After surviving years of crippling drought, farmers in eastern Australia are locked in a months-long battle with hordes of mice that are pouring through fields and devouring hard-earned crops.
Farmer Col Tink uses a broom to skittle hundreds of roving mice toward a makeshift industrial trap – essentially a large tub of water where they drown.
It is a brutally simple attempt to slow the plague that has engulfed his farm – near the rural town of Dubbo – and thousands of other farms like it across eastern Australia.
But Tink’s efforts have barely made a dent. Mice continue to chew through grain and hay stocks while anything remotely edible remains under constant attack.
Skin-crawling videos of writhing rodent masses have been shared around the world along with reports of bitten hospital patients, destroyed machinery and swarms running across roads en masse.
The plague is the latest in a string of disasters to strike farmers in Australia. A years-long drought was followed by months of devastating bushfires from late 2019, before welcome rains became damaging floods in several regions.
“My dad’s still alive; he’s 93, and it’s the worst three years he’d ever seen in his lifetime, and I think it’s probably the worst mouse plague he’s seen too,” said Tink, who mainly farms Brahman cattle.
But the prospect of this plague continuing through the southern hemisphere’s winter makes him fearful for preparations ahead of the next dry spell – which is always on the horizon.
“If we don’t get a real cold and fairly wet winter, I’m just a little bit worried what’s going to happen in the spring,” the 65-year-old told AFP.
The outlook is not good, according to Steve Henry, a research officer at Australia’s national science agency, the CSIRO.
“When a mouse plague ends, they just disappear overnight,” said Henry, who has been studying pest animals in Australia for nearly three decades.
“We’re certainly not seeing that at the moment.”
Mice are a feral pest in Australia, arriving alongside the first British colonists.
The tiny rodent is almost perfectly adapted to exploit the natural boom and bust of agriculture in the Australian climate, meaning plagues are not uncommon.
But numbers this year have been “just astronomical”, according to 74-year-old Terry Fishpool, a grain producer from nearby Tottenham.
Large numbers of rodents were reported as early as October, their population fuelled by a bumper crop after the worst drought in living memory.
Bill Bateman, an associate professor from Curtin University in Western Australia, said giant mouse plagues seemed to occur once a decade, but climate change could make them more regular.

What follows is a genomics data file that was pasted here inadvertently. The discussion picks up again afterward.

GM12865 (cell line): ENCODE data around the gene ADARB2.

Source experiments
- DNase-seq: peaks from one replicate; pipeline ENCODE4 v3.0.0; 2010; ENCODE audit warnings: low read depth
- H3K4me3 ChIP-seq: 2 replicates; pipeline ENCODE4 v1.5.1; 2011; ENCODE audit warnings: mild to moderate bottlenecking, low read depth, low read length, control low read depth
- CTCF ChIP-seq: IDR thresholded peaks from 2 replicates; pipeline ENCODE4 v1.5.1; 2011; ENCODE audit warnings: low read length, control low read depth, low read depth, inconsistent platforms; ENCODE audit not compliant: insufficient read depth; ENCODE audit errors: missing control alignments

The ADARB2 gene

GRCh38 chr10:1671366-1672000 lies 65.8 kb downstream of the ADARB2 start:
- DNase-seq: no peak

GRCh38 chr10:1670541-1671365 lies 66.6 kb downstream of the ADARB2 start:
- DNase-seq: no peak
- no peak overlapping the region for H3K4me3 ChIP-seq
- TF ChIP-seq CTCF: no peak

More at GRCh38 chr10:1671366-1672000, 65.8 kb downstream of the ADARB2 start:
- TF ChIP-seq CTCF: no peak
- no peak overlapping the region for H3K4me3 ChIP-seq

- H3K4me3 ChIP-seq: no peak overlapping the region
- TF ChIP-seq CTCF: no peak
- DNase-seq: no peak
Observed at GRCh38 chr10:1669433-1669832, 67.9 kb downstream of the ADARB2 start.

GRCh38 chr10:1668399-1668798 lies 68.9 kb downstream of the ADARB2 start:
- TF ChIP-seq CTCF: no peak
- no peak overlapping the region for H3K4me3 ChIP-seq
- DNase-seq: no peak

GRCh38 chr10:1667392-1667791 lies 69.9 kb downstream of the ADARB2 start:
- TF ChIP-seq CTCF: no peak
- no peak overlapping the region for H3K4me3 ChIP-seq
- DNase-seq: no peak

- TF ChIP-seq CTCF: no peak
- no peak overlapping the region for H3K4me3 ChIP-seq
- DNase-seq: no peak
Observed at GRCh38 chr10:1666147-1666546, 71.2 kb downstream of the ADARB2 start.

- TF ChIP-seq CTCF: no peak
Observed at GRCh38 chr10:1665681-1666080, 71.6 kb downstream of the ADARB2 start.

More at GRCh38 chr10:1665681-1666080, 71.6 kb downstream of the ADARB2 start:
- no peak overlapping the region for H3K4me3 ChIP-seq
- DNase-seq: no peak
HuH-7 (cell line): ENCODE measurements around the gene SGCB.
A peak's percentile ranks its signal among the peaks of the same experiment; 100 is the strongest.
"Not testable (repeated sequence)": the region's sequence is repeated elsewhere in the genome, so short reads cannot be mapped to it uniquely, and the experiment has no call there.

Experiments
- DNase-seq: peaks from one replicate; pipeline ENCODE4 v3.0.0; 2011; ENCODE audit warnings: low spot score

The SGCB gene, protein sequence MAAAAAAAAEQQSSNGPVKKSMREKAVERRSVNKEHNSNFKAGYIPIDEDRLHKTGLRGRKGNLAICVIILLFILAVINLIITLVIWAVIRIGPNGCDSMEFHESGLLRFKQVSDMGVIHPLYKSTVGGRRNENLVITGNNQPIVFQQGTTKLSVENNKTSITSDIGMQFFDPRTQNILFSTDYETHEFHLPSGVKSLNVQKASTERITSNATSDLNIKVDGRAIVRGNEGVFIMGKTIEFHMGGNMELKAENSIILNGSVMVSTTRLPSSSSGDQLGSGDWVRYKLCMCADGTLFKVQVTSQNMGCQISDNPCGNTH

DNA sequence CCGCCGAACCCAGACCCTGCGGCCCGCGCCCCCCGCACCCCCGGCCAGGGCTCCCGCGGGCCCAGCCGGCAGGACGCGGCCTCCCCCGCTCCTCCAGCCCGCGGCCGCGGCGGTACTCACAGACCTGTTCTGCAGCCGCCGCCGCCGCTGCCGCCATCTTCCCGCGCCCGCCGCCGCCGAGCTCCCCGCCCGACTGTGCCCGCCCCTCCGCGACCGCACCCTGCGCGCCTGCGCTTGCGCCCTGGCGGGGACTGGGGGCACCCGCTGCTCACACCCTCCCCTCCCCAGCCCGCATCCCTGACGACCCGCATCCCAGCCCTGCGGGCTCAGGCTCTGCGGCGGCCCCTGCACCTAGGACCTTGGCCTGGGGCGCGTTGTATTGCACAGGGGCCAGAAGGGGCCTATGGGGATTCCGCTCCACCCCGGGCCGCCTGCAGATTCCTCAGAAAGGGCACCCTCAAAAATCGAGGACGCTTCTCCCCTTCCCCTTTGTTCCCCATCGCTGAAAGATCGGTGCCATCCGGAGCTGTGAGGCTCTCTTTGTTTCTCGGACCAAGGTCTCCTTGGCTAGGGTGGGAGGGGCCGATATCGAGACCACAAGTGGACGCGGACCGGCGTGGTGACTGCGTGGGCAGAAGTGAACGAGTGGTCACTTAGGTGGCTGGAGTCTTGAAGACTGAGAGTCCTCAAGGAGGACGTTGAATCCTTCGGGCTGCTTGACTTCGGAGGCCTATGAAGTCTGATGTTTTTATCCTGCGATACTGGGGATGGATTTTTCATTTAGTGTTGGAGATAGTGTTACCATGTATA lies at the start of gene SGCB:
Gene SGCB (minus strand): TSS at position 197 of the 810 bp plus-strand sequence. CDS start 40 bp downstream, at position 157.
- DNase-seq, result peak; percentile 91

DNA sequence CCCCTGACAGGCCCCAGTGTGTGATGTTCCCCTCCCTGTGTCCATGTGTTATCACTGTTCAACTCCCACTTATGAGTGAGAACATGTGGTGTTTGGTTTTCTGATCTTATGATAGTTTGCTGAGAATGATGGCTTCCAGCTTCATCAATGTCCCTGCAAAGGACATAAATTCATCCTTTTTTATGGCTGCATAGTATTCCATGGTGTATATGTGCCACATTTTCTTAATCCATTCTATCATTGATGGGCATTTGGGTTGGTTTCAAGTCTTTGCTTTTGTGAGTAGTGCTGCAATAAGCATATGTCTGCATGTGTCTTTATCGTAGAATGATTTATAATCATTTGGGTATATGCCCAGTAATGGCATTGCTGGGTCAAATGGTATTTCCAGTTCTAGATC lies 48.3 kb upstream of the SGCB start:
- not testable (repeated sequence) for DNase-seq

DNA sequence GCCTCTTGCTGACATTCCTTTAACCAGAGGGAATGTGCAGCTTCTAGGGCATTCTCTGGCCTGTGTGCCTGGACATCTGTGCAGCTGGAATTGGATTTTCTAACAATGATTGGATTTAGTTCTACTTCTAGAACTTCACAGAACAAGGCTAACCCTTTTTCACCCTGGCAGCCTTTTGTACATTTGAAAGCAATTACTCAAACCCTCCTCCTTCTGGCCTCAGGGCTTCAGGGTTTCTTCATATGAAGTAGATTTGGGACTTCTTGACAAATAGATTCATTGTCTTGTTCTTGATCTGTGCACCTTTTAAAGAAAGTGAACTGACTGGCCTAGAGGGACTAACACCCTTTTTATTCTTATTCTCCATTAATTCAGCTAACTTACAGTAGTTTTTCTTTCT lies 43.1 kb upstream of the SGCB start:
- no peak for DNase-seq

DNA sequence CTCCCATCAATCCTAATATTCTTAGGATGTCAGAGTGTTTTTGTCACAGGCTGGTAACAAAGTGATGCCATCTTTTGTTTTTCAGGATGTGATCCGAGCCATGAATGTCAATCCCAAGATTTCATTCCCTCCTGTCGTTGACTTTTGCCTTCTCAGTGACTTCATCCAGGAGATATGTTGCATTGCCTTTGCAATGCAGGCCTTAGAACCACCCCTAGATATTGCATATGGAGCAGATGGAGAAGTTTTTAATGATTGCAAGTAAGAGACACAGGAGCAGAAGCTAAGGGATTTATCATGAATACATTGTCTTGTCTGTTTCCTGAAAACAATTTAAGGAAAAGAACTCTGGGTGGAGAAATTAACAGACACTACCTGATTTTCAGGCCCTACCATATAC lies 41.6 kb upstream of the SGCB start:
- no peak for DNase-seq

“If we no longer get those cold winters, such that we are providing resources for mice all year round, then this is going to become a chronic thing rather than an acute thing,” Bateman said.
With the rodents scurrying on, the government has announced millions of dollars in support and reached for a more potent poison, which one minister likened to “napalming mice”.
Yet to be approved, bromadiolone works faster than the widely used zinc phosphide bait but also stays in the system of dead or dying mice longer.
Experts worry that it will potentially kill native wildlife who eat the poisoned mice.
“The use of second-generation rodenticides is an extremely worrying step,” Bateman, who works in the school of molecular and life sciences, said.
“It’s a very slippery slope.”
Extended use could create “a bank of this toxin” in the environment, killing natural predators and even risk poisoning humans through the food chain, Bateman said.
“We are really going to be setting up trouble for ourselves in future, not just in terms of destroying our biodiversity but destroying our frontline defences against any future mouse plagues.”
Henry said correct use of double-strength zinc phosphide, baiting while planting and removing alternative food sources could help curb the numbers if they did spike after winter.
But the focus on “quick fixes” also needed to shift to long-term solutions including more research into what triggers “monumental plagues”, he said.
Fishpool said farmers had little choice in the meantime but to plant crops and hope the damage wrought by mice wasn’t too severe – comparing it to one of the nation’s favourite pastimes.
“You could put it on horses and gamble it, but if you plant the crop, you can worry about it all year and gamble it.”